Tuesday, January 3, 2012

Ecumenical leaders rally for black farmers

Bishop David Allen Hall Sr., pastor of Temple Church of God in Christ and chairman of the Memphis Ecumenical Action Committee, gives a rousing keynote on the black farmers’ plight and serves notice to President Obama that “we’re going to take back our rights.” Standing with him in the pulpit are Dr. LaSimba Gray Jr., pastor of New Sardis Baptist Church; Bishop Edward H. Stephens Jr., pastor of Golden Gate Cathedral; Dr. Dwight Montgomery, president of the local Southern Christian Leadership Conference and pastor of Annesdale Cherokee Baptist Church; and Bishop E. Lynn Brown, retired prelate of the Christian Methodist Episcopal Church and vice chairman of the ecumenical group. (Photo by Wiley Henry)

The sentiments were pretty much the same: Each speaker at a Jan. 2 rally at Temple Church of God in Christ in Memphis did not shrink from explaining what they believe to be an injustice heaped upon black farmers who were discriminated against by the United States government.
After years of litigation, a judge issued a Consent Decree in 1999 that settled a class action lawsuit that held the U.S. Department of Agriculture responsible for its role in discriminating against black farmers, and provided for them a $1.25 billion compensation package. However, not all black farmers have benefited, some speakers pointed out.
Dr. Reginald L. Porter Sr., pastor of Metropolitan Baptist Church, described the black farmers’ plight as a fight for freedom. “This is not a farmer’s fight. This is a fight for freedom,” said Porter, referring to a Bible story about Joshua’s call to the tribes to take land that was promised to them. “If we are going to have freedom, we must take the Promised Land.”
Porter is part of the group of clergymen that banded together to support the Memphis-based Black Farmers and Agriculturalists Association (BFAA), an advocacy organization, in its efforts to apprise black farmers of their rights after the landmark case, Timothy Pigford vs. Dan Glickman, United States Department of Agriculture, was settled and then reapportioned by the Obama administration in 2011.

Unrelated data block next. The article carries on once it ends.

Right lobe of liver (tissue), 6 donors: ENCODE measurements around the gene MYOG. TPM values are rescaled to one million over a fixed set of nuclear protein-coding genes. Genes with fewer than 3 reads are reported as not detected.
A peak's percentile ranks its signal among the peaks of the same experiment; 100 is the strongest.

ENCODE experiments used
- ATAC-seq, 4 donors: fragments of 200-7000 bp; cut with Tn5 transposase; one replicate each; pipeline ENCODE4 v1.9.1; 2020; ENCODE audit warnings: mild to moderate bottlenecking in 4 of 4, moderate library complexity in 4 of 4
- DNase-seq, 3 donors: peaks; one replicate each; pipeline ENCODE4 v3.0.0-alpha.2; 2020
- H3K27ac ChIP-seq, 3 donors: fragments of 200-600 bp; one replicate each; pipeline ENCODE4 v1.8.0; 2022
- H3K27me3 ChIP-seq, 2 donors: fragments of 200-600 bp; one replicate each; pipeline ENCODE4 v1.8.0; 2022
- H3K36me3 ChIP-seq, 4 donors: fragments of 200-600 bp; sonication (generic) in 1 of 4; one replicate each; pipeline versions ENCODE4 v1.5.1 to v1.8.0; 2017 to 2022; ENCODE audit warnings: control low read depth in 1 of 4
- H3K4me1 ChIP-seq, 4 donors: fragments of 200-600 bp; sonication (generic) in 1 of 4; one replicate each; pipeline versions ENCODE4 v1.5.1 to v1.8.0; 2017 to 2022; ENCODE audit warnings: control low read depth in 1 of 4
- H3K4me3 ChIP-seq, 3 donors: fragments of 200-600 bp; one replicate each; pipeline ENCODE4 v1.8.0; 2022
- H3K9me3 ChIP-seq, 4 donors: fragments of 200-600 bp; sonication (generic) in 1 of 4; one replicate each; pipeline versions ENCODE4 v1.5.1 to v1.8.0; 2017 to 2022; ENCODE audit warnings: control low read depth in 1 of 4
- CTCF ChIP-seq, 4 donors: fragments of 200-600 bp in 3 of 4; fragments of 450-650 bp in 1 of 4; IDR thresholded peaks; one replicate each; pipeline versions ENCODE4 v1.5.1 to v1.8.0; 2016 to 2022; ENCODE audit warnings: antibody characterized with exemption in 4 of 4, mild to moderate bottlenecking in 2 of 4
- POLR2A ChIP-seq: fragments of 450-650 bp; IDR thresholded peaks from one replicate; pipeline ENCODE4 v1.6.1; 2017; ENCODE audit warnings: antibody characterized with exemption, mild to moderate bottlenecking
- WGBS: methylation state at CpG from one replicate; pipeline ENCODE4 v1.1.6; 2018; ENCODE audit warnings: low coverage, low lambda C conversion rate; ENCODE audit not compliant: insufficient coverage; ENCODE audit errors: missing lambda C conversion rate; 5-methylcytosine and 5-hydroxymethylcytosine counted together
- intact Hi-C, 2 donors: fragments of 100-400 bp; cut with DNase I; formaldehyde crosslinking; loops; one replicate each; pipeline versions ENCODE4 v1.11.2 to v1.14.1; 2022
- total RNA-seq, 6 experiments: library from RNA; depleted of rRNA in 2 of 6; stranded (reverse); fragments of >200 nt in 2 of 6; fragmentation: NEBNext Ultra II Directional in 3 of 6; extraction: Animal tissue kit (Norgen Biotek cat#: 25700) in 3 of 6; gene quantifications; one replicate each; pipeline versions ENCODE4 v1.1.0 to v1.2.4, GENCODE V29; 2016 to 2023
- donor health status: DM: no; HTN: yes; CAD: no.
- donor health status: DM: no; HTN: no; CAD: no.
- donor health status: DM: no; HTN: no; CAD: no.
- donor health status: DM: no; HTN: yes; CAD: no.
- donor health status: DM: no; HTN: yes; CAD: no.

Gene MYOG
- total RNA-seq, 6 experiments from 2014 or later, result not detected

No less than 400 people attended the rally and listened intently to a few of the members comprising the recently formed Memphis Ecumenical Action Committee decry the government’s decision to move black farmers out of Pigford I into Pigford II and included women and other minorities claiming discrimination as part of the judgment.
Dr. LaSimba Gray Jr., pastor of New Sardis Baptist Church, offered the audience a brief history lesson about his family. He traced his lineage back four generations, noting that his forebears were farmers and that he’s a descendent of slaves.
“You’re never broke if you got some land,” he said. “We should have gotten our ’40 acres and a mule.’ Though you deny me, yet I will get my justice.”
Although Dr. Dwight Montgomery, president of the local Southern Christian Leadership Conference and pastor of Annesdale Cherokee Baptist Church, admitted not being up to snuff on the details of Pigford I and Pigford II, he said otherwise, “The black farmers deserve what God set forth for them to have.”
He opined that the government was “robbing the ‘hood” – much like the fictitious character Robin Hood who stole from the rich to give to the poor -- and forbade black farmers not to sign any documents that would deny them of their rights.
The group is urging farmers not to sign the Pigford II compensation package -- which was created for new or late claimants who failed to apply for relief under Pigford I – because, they argue, black farmers “may be forever barred from any compensatory cash compensation and forever barred against up to $2.5 million of injunctive relief.”
Bishop David Allen Hall Sr., pastor of Temple COGIC and chairman of the ecumenical group, made his point clear as the keynote speaker when he said, “We will stay the course. We will not be denied. There will be a reckoning for America and a reckoning for us.”
He said the one billion dollar payoff has only been partially honored and likewise urged black farmers not to sign away their rights. “Your forebears didn’t sharecrop the land to see you sign it away,” he said forthrightly.
He also put the President on notice, saying, “Barack, you messed up on this, but we’re going to take back our rights.”
To the black farmers, he added, "We're going to guarantee that you get due process. The powers-that-be need to know that we're very much on the case."
For more information on the black farmers, visit www.mybfaa.org.

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